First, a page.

From: "David Saum"
hello David. i think you have me confused with another Scott Schwartz. fell free to take me off of this list sin ce i have no clue what any of you are talking about. and you may want to contact your friend Scott Schwartz and get his c orrect email address.
scott schwartz (but you knew that already)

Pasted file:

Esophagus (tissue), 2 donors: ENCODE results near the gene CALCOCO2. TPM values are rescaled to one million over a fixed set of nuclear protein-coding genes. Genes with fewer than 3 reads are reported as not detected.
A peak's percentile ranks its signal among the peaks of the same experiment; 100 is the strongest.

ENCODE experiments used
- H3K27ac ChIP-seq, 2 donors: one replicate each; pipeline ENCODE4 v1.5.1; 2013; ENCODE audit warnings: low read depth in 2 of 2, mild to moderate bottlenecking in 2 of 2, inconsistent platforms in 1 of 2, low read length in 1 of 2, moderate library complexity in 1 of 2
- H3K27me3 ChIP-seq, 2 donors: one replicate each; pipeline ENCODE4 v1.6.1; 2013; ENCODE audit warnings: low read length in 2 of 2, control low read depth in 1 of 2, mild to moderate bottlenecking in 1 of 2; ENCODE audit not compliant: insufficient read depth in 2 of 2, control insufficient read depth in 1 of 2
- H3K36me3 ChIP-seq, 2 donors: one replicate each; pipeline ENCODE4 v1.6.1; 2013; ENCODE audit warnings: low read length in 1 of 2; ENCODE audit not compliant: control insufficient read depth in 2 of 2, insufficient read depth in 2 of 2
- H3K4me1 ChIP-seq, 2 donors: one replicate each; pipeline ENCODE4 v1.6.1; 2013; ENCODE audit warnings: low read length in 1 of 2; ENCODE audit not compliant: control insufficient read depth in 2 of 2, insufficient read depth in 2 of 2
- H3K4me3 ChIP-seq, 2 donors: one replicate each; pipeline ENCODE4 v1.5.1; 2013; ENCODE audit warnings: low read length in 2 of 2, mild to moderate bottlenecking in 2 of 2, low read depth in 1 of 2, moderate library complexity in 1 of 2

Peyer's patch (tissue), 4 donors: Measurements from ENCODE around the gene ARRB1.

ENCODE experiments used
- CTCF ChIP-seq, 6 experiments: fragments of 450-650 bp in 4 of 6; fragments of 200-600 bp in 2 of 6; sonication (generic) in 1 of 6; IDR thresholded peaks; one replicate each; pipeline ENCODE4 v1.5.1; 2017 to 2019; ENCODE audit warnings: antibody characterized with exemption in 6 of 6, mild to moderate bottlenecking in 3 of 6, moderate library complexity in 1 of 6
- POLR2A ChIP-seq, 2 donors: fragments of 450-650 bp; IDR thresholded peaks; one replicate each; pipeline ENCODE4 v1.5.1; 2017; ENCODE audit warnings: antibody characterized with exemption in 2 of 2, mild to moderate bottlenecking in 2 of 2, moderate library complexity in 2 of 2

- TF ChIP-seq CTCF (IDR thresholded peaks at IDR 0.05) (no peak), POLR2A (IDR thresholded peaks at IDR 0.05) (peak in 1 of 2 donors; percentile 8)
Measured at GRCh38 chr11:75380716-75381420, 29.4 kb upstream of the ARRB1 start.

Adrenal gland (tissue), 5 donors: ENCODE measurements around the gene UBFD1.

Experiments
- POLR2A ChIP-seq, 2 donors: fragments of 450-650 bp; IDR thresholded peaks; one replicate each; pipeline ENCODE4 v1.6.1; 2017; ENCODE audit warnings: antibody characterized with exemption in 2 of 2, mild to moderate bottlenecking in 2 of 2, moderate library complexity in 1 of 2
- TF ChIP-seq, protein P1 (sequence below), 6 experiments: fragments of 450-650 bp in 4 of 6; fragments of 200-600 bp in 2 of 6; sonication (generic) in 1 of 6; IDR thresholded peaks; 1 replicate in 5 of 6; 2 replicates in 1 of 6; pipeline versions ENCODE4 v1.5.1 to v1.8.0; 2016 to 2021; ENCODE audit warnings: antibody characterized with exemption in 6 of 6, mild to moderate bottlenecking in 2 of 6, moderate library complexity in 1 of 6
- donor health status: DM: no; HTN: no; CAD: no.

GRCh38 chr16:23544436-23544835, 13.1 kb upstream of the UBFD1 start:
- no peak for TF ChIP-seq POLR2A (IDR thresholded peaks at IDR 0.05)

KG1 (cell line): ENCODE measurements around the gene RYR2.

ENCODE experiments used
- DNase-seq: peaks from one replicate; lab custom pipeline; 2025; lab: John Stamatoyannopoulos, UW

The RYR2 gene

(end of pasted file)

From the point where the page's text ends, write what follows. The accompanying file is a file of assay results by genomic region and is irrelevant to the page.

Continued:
Reply-To: psn-l@.............. To: Subject: VLF Quakes? Date: Mon, 1 Apr 2002 14:03:00 -0500 From 3/28 Seattle Times: http://seattletimes.nwsource.com/html/localnews/134427458_quakeweb28m.html) Thursday, March 28, 2002 - 11:15 a.m. Pacific Feel that? If not, it may be a silent quake By Eric Sorensen Seattle Times science reporter ELLENSBURG - Western Washington is in the midst of an earthquake and a rather sizeable one, but have no fear: it's silent. Researchers at Central Washington University, reporting in tomorrow's issue of the journal Science, say the region has in fact gone through eight "silent earthquakes" since 1992. One in August 1999 released the energy of a magnitude 6.7 temblor, nearly as big as last year's 6.8 Nisqually quake. But because the quakes stretch out over six to eight weeks, their energy is dissipated and barely noticeable. " 'Slow earthquake' is the other term that's been widely used for these," said Meghan Miller, a CWU geologist and lead author of the paper. "The earthquake thing is probably a little bit of a misnomer because there's no real shaking associated with the event. But that's what they're called and I kind of like the 'silent earthquake.' It's poetic." Miller and her colleagues were inspired by work published in Science last year by Herb Dragert, a research scientist with the Geological Survey of Canada in Sidney, B.C., on the 1999 quake. Both papers rely on measurements taken at global-positioning sensors arrayed from Seattle to Neah Bay and on the southern half of Vancouver Island. Ordinarily, the sensors show Western Washington creeping eastward about one-half of an inch a year. This is because the oceanic Juan de Fuca plate is moving east and under the North American Continental plate, forcing the continental plate to compress and move east. But every 14 months or so, the compression in the continental plate eases and rebounds westward. This would be a problem if it rebounded all at once, letting loose a fast, powerful tremor in the upper plate and beneath the major population centers of Vancouver, B.C., Seattle and Portland. But researchers theorize that the movement of silent quakes takes place in a deep, warm and well-lubricated section of the Cascadia fault - where the two plates meet - avoiding the jerky motion that happens when more shallow, cold and stickier portions of the fault give way. The most recent silent quake began on Feb. 7 near Friday Harbor and has been spreading across the region for weeks. The quake is at least magnitude 6, Miller said. Researchers say understanding these quakes gives them a new tool for monitoring the Cascadia fault and how it can cause large earthquakes. While it probably won't help them predict when earthquakes will happen, it should help them prepare for the next large earthquake with better building codes and other safety measures in areas most likely to be affected. Eric Sorensen can be reached at 206-464-8253 or esorensen@................. ------ ...David Saum __________________________________________________________ Public Seismic Network Mailing List (PSN-L) To leave this list email PSN-L-REQUEST@.............. with the body of the message (first line only): unsubscribe See http://www.seismicnet.com/maillist.html for more information.
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